I get requests on how to get better fit from patterns. One thing I continually complain about is the Small Bust Adjustment or SBA. Much is written for you gloriously fuller girls but in some fitting books the SBA is completely omitted. Or as one fitting book suggested ” wear a padded bra”.
There is a great tutorial here for a SBA but if you are still having problems you may want to look at some of my tips here. For an SBA what is being done to the pattern is reducing fabric over the bust and this is done by slashing through the dart (or darts) and essentially lapping over to reduce width.
- What if your pattern doesn’t have darts? The pivot method works well. Or you can use a smaller size, look at the ease measurements. Patterns without darts are not fitted and created with a lot of ease so you maybe able to go down a size or 2.
- Measure your high bust measurement. For years I was using the regular bust measurement. I read in the great book Fit for Real People to use the high bust measurement when buying patterns. Made a big difference.
- Smaller bust size means smaller, shorter darts. Or, the bigger the dart the bigger the boob.
- Remove darts altogether. I have not done this but a friend does this all the time in knit patterns and her dresses look smashing.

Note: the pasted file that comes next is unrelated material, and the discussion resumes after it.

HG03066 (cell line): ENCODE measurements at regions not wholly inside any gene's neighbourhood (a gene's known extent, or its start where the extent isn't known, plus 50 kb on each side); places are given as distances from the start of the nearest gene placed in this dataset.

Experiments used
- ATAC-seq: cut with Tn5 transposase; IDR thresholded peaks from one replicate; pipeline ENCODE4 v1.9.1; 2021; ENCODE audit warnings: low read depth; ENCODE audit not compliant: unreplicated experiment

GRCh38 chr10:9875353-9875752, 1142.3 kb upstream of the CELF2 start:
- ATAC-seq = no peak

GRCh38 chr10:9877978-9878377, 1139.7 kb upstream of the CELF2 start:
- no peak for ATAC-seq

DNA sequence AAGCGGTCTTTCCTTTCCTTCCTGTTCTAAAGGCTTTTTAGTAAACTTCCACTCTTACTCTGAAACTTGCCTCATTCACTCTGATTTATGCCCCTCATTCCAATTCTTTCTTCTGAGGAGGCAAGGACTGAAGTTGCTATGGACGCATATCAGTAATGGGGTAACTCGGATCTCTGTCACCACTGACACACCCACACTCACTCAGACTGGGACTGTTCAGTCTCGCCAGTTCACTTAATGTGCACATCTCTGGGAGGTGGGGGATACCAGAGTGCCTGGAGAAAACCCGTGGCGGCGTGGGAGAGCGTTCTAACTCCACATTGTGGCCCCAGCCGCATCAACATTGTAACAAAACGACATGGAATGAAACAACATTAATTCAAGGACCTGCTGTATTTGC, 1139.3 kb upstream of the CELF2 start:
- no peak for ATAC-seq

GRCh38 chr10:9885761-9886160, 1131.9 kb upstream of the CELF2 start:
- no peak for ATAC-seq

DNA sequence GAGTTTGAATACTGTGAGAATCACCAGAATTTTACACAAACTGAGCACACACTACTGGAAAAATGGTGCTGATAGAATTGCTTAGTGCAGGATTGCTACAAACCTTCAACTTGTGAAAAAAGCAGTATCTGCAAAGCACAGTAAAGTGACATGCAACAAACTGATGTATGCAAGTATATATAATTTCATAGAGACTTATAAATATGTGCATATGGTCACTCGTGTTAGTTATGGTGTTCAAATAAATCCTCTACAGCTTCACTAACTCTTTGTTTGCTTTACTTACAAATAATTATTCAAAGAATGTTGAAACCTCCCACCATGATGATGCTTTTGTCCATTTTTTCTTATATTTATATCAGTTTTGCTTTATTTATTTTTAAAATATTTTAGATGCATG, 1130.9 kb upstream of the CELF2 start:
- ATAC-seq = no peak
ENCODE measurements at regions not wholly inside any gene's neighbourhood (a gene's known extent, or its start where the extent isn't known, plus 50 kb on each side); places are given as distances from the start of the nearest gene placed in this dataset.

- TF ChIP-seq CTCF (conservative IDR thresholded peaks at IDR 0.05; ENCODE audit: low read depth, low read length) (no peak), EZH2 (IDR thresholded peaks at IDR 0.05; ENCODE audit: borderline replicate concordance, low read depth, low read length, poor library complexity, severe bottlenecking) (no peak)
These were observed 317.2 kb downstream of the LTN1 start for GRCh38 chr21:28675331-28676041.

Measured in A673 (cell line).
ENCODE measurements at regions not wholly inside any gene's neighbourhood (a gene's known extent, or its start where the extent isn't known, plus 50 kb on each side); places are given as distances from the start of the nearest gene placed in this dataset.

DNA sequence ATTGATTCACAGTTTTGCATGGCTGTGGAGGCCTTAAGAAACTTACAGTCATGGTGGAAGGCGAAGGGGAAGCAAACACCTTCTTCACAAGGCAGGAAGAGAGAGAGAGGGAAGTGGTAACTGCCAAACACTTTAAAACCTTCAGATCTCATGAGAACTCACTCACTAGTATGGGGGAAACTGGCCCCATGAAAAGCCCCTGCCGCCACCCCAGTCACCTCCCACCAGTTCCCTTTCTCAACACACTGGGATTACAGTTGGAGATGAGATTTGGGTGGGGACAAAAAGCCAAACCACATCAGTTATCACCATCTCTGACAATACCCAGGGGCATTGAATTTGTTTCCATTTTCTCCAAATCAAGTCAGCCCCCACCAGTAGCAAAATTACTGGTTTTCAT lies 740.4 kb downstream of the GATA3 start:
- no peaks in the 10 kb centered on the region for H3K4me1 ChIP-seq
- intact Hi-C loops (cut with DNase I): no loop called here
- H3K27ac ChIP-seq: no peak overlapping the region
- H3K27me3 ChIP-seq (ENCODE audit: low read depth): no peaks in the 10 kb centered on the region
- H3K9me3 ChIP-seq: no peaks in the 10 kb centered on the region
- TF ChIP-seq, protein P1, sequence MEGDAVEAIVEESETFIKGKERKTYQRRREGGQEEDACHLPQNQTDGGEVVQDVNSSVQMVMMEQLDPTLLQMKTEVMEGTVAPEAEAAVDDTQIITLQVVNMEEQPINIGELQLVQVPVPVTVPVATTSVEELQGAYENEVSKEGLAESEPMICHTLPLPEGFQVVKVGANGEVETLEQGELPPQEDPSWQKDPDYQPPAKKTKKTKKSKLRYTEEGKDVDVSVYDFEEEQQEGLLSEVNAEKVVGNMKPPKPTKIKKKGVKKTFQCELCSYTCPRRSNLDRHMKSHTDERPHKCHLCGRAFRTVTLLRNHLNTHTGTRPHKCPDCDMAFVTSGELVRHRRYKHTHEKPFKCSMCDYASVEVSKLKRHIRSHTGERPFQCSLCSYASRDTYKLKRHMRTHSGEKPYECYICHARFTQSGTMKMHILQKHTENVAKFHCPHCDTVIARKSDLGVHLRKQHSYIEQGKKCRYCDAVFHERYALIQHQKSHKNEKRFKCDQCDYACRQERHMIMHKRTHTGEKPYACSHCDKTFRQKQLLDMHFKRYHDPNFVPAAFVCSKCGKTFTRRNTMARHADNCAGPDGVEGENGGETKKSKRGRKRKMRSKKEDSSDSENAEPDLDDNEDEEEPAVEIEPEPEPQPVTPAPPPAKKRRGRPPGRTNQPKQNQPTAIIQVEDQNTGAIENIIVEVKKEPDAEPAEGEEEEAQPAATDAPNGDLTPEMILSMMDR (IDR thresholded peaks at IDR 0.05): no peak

- How much should I lap? Unfortunately, I’ve found that it differs with pattern design and manufacturer. I’ve taken from 1/2 inch to a whopping 2 inches. So do a test in a muslin and then write down how much you lapped over.
- Do I have to adjust the back bodice? No. Unless you are doing the pivot method and bodice has no darts.
- What about the patterns specifically for A cup? I found one dress pattern from Vogue and I still needed to make an adjustment.
- Try princess seamed patterns. I am sewing this pattern here and I was speechless when I did not have to make any SBA at all. It fits like a dream and is very accentuating to my form. But, I did use my high bust measurement when picking out the size. Which is a 10. I then had to make adjustments to the waist area.
- Try flat pattern measurements of bodice area. Check your measurements against. This is a great step before the muslin.
- Try the junior size patterns. I’ve never done this but the bust is smaller than regular women’s sizes. Might be great if you are really small.
- Janet White of JM Designs said that patterns with a waist and bust dart are usually more difficult for fitting than bodices with just a waist dart.
- MUSLIN. Take the short amount of time to do a muslin on the bodice and you will save yourself a lot of salty dressmaker tears.
- Take notes! Good Lord, if I followed this one thing I’d be Queen of the World.
Hope this helps! Let me know if you have any tips and techniques for this alteration.